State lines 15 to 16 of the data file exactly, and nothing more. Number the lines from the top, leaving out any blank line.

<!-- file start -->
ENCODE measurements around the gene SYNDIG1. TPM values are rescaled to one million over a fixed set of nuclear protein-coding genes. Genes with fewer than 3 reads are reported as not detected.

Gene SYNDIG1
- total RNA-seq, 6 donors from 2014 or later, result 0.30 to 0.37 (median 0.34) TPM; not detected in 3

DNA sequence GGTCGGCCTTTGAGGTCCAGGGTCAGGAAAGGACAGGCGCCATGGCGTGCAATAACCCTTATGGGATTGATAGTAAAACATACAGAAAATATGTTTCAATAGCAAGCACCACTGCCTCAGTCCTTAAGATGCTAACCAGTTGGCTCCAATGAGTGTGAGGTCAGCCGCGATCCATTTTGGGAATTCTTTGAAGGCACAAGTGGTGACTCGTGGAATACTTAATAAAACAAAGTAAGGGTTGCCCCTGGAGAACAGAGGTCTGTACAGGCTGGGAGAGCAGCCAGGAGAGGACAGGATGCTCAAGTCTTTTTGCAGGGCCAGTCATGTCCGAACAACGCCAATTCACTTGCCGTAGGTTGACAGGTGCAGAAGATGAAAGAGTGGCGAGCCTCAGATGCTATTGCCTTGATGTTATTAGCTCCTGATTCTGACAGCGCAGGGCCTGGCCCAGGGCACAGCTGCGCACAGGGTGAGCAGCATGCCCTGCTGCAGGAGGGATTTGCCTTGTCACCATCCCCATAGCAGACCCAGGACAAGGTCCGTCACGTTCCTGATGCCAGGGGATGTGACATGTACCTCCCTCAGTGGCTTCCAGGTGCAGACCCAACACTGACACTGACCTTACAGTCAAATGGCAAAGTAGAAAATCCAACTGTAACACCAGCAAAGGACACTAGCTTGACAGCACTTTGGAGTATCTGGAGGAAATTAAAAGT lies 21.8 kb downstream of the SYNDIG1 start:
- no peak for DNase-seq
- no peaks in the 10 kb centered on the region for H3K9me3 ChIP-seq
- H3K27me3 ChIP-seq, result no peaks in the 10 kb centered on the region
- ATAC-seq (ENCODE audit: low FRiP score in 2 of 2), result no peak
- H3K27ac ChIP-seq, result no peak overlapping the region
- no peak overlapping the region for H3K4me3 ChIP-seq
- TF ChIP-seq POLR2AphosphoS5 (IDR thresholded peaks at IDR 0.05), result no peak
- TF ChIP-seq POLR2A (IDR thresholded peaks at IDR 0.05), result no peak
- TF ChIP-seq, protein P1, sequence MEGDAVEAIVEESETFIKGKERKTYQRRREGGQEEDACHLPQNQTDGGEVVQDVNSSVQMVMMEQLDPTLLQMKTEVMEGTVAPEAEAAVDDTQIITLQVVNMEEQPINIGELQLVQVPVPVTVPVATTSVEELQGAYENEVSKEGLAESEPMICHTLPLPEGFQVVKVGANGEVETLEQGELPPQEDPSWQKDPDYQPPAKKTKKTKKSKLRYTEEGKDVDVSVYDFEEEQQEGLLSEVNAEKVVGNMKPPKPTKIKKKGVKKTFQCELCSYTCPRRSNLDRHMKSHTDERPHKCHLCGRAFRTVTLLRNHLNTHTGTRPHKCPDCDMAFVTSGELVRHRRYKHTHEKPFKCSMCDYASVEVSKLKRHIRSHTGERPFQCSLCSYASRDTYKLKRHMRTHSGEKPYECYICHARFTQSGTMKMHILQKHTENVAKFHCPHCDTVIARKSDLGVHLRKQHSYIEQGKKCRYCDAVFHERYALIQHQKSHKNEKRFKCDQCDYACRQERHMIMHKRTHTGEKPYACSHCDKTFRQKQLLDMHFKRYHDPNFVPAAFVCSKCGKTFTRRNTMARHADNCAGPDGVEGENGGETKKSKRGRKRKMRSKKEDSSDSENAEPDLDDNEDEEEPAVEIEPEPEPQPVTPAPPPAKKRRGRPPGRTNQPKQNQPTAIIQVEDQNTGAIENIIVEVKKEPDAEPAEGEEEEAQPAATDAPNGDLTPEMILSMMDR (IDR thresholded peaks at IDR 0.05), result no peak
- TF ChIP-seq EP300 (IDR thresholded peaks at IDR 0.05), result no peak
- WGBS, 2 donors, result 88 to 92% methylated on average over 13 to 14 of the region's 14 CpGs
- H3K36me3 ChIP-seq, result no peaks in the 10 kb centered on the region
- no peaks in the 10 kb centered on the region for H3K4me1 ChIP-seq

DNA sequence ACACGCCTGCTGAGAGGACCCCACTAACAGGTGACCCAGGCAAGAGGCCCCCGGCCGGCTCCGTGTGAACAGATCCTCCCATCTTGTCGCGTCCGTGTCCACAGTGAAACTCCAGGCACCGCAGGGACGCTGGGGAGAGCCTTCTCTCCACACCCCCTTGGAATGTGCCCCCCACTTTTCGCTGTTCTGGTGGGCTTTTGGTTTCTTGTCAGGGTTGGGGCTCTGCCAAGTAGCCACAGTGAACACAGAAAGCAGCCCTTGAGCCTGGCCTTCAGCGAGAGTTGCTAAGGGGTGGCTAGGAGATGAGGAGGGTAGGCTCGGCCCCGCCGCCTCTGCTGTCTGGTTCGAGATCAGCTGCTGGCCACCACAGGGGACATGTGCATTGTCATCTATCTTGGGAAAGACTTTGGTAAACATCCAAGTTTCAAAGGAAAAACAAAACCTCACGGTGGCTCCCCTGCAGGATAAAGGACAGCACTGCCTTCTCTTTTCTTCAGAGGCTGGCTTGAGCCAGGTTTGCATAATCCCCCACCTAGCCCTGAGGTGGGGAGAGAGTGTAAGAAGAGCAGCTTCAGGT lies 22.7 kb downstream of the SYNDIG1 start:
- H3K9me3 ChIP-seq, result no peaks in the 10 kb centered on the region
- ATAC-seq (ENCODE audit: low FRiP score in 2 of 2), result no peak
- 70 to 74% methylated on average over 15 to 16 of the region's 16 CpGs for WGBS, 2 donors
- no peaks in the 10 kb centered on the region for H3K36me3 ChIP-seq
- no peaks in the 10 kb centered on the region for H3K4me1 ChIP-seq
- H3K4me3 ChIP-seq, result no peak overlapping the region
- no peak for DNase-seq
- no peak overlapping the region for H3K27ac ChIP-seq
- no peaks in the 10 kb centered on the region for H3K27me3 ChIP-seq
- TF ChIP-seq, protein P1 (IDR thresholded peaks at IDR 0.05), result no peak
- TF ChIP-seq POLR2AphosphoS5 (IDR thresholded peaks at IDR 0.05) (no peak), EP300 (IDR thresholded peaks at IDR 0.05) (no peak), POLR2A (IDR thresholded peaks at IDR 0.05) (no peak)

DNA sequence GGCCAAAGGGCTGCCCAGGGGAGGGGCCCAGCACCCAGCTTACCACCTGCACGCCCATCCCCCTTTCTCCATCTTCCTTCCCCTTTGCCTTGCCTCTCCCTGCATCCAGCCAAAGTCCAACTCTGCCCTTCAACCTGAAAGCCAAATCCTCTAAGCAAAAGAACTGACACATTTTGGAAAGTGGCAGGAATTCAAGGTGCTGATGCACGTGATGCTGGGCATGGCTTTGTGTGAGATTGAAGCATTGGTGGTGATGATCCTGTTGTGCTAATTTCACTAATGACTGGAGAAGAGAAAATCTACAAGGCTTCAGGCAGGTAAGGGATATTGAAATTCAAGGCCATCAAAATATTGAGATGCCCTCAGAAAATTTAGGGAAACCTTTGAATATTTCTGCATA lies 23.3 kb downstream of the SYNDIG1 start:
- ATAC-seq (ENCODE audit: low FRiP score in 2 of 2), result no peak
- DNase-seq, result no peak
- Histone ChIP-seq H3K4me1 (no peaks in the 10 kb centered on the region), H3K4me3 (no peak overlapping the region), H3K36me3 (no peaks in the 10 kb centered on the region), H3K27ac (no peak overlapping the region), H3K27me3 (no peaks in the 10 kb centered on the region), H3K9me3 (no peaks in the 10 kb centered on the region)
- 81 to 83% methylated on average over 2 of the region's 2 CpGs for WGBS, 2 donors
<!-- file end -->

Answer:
- WGBS, 2 donors, result 88 to 92% methylated on average over 13 to 14 of the region's 14 CpGs
- H3K36me3 ChIP-seq, result no peaks in the 10 kb centered on the region